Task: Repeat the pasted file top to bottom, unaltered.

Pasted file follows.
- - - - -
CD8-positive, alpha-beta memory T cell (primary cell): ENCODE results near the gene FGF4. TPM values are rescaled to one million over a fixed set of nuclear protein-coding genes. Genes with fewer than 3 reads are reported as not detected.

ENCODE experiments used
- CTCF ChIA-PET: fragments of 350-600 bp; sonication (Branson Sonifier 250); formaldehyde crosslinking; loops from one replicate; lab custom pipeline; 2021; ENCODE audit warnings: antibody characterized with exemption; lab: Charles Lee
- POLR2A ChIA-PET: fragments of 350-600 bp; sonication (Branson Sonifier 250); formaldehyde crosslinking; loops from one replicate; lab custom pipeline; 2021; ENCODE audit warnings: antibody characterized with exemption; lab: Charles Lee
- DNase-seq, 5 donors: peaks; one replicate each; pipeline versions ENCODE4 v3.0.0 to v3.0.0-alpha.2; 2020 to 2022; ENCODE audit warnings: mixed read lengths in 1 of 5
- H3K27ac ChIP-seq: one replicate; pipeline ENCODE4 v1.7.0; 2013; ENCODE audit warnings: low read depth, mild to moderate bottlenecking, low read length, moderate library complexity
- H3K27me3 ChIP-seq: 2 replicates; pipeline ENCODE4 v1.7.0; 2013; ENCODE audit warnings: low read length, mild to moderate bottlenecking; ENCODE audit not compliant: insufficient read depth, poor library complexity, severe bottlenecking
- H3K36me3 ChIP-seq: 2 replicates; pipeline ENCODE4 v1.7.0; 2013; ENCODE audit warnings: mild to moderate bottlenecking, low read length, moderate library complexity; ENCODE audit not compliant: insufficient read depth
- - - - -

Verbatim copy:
CD8-positive, alpha-beta memory T cell (primary cell): ENCODE results near the gene FGF4. TPM values are rescaled to one million over a fixed set of nuclear protein-coding genes. Genes with fewer than 3 reads are reported as not detected.

ENCODE experiments used
- CTCF ChIA-PET: fragments of 350-600 bp; sonication (Branson Sonifier 250); formaldehyde crosslinking; loops from one replicate; lab custom pipeline; 2021; ENCODE audit warnings: antibody characterized with exemption; lab: Charles Lee
- POLR2A ChIA-PET: fragments of 350-600 bp; sonication (Branson Sonifier 250); formaldehyde crosslinking; loops from one replicate; lab custom pipeline; 2021; ENCODE audit warnings: antibody characterized with exemption; lab: Charles Lee
- DNase-seq, 5 donors: peaks; one replicate each; pipeline versions ENCODE4 v3.0.0 to v3.0.0-alpha.2; 2020 to 2022; ENCODE audit warnings: mixed read lengths in 1 of 5
- H3K27ac ChIP-seq: one replicate; pipeline ENCODE4 v1.7.0; 2013; ENCODE audit warnings: low read depth, mild to moderate bottlenecking, low read length, moderate library complexity
- H3K27me3 ChIP-seq: 2 replicates; pipeline ENCODE4 v1.7.0; 2013; ENCODE audit warnings: low read length, mild to moderate bottlenecking; ENCODE audit not compliant: insufficient read depth, poor library complexity, severe bottlenecking
- H3K36me3 ChIP-seq: 2 replicates; pipeline ENCODE4 v1.7.0; 2013; ENCODE audit warnings: mild to moderate bottlenecking, low read length, moderate library complexity; ENCODE audit not compliant: insufficient read depth